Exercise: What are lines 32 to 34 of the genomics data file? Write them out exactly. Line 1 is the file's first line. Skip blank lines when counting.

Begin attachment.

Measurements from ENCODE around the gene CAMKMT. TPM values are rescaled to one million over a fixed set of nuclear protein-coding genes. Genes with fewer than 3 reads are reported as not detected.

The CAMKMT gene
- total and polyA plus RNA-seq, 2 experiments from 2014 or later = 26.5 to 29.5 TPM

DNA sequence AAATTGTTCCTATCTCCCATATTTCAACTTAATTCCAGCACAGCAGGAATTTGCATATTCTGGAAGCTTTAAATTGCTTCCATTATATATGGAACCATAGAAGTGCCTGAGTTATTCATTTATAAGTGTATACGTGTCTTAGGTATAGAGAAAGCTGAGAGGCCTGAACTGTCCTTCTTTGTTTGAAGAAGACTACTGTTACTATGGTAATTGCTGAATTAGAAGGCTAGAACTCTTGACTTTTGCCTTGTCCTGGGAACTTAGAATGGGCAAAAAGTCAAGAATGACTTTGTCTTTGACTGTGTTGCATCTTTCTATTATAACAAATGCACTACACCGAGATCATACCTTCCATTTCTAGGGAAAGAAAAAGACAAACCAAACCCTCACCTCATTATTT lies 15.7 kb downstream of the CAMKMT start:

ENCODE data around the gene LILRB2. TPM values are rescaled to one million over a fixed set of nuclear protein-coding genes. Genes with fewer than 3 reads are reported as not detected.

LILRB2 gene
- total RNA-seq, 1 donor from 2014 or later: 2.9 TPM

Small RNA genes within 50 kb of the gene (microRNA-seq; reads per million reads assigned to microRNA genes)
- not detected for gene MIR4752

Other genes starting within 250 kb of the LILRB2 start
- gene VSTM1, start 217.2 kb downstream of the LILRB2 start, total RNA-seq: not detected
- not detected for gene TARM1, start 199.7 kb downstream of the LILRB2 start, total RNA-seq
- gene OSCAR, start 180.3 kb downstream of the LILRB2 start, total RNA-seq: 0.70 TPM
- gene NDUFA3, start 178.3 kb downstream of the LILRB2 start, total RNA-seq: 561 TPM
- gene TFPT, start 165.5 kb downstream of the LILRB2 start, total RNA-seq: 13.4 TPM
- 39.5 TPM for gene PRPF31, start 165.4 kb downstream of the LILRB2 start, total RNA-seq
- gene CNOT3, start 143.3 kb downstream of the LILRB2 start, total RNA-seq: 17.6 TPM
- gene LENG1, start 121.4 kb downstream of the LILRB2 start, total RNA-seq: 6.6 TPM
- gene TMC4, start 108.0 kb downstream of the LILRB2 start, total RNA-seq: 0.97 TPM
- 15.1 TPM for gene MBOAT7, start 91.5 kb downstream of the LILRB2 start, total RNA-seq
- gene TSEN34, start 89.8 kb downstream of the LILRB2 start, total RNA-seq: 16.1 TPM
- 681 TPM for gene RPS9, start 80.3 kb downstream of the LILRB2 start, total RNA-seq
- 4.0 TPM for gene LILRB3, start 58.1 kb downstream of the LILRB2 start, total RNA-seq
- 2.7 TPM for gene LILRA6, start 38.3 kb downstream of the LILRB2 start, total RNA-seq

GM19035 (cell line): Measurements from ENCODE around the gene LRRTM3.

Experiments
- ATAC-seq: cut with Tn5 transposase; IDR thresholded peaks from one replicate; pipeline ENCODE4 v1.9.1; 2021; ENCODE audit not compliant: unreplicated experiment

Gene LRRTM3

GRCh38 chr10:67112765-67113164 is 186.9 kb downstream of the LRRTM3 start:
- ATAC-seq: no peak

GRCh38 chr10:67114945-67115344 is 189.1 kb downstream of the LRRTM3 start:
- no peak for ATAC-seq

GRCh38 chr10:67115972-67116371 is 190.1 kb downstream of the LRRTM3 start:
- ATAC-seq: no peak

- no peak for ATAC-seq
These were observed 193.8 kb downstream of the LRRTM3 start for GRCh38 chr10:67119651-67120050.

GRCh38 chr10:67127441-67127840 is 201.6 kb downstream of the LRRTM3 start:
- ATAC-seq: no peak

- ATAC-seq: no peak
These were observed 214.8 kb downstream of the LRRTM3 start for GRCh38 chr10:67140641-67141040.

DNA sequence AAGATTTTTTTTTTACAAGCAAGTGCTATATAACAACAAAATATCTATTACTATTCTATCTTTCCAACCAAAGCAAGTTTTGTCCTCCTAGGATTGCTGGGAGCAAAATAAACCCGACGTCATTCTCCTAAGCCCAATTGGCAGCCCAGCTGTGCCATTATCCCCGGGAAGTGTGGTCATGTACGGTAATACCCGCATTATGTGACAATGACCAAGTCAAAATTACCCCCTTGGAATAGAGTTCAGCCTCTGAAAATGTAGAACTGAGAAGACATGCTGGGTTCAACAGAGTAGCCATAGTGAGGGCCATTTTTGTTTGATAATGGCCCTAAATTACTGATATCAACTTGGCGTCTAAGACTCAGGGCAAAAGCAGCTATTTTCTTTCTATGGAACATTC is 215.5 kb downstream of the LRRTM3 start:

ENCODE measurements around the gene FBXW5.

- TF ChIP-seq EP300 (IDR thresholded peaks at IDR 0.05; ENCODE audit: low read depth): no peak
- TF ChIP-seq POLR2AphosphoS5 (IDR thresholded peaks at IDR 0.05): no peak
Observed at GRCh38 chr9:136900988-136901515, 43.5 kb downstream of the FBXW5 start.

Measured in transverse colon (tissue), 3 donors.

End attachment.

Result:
- no peak for ATAC-seq

GRCh38 chr10:67115972-67116371 is 190.1 kb downstream of the LRRTM3 start:
- ATAC-seq: no peak